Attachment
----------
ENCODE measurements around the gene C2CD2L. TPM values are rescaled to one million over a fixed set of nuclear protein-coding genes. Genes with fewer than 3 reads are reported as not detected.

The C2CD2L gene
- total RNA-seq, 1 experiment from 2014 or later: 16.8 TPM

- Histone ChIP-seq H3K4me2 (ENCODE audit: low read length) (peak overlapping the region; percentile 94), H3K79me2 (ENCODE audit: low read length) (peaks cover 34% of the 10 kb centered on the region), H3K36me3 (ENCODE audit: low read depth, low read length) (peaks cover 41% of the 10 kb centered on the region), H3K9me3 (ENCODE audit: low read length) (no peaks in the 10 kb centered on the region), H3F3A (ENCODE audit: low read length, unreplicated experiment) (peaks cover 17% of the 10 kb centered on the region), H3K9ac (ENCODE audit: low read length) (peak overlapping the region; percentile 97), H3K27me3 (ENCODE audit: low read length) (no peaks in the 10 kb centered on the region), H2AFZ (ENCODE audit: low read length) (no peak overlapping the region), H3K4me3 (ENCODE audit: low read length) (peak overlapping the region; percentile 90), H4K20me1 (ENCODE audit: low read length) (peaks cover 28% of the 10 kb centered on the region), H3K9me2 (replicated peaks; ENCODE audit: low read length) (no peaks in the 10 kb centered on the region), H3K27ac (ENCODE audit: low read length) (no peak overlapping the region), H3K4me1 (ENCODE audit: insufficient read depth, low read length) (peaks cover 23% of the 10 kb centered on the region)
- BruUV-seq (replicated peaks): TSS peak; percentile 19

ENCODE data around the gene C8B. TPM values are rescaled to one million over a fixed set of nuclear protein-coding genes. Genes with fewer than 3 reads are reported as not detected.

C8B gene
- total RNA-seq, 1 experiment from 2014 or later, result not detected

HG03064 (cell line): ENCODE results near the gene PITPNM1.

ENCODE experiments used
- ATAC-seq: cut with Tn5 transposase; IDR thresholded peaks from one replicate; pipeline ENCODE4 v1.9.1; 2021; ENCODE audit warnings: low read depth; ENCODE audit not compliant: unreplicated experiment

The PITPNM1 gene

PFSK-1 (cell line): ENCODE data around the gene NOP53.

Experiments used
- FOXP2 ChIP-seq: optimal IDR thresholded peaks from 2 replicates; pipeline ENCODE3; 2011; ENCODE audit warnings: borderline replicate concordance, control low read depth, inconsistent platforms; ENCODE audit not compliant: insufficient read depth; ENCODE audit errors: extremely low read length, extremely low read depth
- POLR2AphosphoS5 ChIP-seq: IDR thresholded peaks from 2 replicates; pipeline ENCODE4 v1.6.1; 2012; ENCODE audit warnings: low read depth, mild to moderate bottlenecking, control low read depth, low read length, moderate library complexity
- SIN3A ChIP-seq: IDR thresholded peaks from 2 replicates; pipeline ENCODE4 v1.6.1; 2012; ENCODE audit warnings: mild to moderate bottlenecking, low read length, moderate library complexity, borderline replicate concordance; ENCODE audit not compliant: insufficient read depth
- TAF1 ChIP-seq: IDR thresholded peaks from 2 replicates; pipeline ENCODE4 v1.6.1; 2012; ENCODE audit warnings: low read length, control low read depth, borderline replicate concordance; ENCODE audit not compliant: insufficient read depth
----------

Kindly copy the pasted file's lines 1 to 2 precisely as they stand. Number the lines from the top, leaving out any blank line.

ENCODE measurements around the gene C2CD2L. TPM values are rescaled to one million over a fixed set of nuclear protein-coding genes. Genes with fewer than 3 reads are reported as not detected.

The C2CD2L gene